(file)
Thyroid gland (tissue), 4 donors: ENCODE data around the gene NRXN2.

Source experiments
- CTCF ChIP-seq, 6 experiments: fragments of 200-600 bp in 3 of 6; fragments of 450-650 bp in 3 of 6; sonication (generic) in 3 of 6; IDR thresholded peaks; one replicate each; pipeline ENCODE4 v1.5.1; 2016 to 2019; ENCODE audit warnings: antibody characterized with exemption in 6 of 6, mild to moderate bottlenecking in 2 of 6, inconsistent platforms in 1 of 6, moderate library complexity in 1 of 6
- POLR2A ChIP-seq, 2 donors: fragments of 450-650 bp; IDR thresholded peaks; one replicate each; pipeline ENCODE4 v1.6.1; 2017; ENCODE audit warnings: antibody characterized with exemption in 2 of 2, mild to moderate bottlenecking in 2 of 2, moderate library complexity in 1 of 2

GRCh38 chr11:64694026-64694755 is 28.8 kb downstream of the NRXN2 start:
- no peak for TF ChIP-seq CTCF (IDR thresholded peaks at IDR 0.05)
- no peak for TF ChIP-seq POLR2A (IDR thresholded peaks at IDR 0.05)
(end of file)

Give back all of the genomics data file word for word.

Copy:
Thyroid gland (tissue), 4 donors: ENCODE data around the gene NRXN2.

Source experiments
- CTCF ChIP-seq, 6 experiments: fragments of 200-600 bp in 3 of 6; fragments of 450-650 bp in 3 of 6; sonication (generic) in 3 of 6; IDR thresholded peaks; one replicate each; pipeline ENCODE4 v1.5.1; 2016 to 2019; ENCODE audit warnings: antibody characterized with exemption in 6 of 6, mild to moderate bottlenecking in 2 of 6, inconsistent platforms in 1 of 6, moderate library complexity in 1 of 6
- POLR2A ChIP-seq, 2 donors: fragments of 450-650 bp; IDR thresholded peaks; one replicate each; pipeline ENCODE4 v1.6.1; 2017; ENCODE audit warnings: antibody characterized with exemption in 2 of 2, mild to moderate bottlenecking in 2 of 2, moderate library complexity in 1 of 2

GRCh38 chr11:64694026-64694755 is 28.8 kb downstream of the NRXN2 start:
- no peak for TF ChIP-seq CTCF (IDR thresholded peaks at IDR 0.05)
- no peak for TF ChIP-seq POLR2A (IDR thresholded peaks at IDR 0.05)